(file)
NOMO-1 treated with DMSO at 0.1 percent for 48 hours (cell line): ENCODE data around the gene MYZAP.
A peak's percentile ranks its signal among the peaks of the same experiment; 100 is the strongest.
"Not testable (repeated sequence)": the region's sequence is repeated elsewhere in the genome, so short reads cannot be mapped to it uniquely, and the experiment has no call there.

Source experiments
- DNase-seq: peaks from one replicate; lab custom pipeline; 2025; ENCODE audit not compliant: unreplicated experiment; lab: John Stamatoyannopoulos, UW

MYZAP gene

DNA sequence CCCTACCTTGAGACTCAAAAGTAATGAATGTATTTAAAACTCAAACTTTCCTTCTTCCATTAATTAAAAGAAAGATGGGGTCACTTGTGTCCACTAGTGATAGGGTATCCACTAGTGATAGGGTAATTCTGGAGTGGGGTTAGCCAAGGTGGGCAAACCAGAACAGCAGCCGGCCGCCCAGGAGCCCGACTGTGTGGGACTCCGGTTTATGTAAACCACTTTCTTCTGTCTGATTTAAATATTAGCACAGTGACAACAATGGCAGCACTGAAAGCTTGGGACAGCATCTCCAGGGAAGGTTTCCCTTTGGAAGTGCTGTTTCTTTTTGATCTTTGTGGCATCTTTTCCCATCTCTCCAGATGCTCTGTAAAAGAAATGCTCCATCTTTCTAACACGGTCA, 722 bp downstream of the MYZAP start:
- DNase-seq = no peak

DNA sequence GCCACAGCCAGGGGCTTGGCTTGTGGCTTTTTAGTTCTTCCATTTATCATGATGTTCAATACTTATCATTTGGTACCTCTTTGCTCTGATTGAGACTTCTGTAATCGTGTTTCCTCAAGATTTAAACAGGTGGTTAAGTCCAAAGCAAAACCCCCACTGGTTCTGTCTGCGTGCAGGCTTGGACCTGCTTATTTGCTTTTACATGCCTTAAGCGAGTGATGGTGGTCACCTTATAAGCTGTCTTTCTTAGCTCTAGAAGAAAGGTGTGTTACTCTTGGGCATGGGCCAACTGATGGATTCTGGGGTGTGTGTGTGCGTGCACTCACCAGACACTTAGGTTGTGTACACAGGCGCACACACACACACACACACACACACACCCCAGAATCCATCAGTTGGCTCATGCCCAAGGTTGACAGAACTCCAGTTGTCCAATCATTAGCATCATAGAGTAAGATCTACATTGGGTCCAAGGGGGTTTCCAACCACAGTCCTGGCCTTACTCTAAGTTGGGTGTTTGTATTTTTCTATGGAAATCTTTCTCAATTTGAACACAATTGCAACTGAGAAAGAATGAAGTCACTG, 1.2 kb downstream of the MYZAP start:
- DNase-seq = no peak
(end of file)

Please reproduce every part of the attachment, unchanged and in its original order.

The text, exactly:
NOMO-1 treated with DMSO at 0.1 percent for 48 hours (cell line): ENCODE data around the gene MYZAP.
A peak's percentile ranks its signal among the peaks of the same experiment; 100 is the strongest.
"Not testable (repeated sequence)": the region's sequence is repeated elsewhere in the genome, so short reads cannot be mapped to it uniquely, and the experiment has no call there.

Source experiments
- DNase-seq: peaks from one replicate; lab custom pipeline; 2025; ENCODE audit not compliant: unreplicated experiment; lab: John Stamatoyannopoulos, UW

MYZAP gene

DNA sequence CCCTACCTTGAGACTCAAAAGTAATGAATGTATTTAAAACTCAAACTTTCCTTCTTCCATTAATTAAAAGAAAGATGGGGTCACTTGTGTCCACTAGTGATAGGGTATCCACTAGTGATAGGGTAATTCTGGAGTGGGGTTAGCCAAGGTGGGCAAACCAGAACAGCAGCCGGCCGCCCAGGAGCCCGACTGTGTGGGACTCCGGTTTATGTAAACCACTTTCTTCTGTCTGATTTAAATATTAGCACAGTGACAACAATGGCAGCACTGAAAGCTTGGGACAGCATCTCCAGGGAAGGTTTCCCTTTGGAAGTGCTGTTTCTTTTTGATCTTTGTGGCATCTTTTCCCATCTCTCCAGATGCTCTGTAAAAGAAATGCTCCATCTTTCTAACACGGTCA, 722 bp downstream of the MYZAP start:
- DNase-seq = no peak

DNA sequence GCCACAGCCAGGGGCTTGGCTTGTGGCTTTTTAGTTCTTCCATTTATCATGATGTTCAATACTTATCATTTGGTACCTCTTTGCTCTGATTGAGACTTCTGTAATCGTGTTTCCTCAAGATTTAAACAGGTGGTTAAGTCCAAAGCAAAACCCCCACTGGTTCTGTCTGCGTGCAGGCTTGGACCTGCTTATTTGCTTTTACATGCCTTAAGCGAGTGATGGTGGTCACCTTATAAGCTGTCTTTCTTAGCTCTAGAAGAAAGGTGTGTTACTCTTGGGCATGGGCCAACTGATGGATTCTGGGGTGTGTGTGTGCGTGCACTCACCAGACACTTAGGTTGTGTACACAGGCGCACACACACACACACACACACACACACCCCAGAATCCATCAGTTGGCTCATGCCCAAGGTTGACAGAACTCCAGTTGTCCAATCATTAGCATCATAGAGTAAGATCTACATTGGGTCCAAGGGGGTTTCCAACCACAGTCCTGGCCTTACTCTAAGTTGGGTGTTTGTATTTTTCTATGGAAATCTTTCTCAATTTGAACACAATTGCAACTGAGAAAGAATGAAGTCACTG, 1.2 kb downstream of the MYZAP start:
- DNase-seq = no peak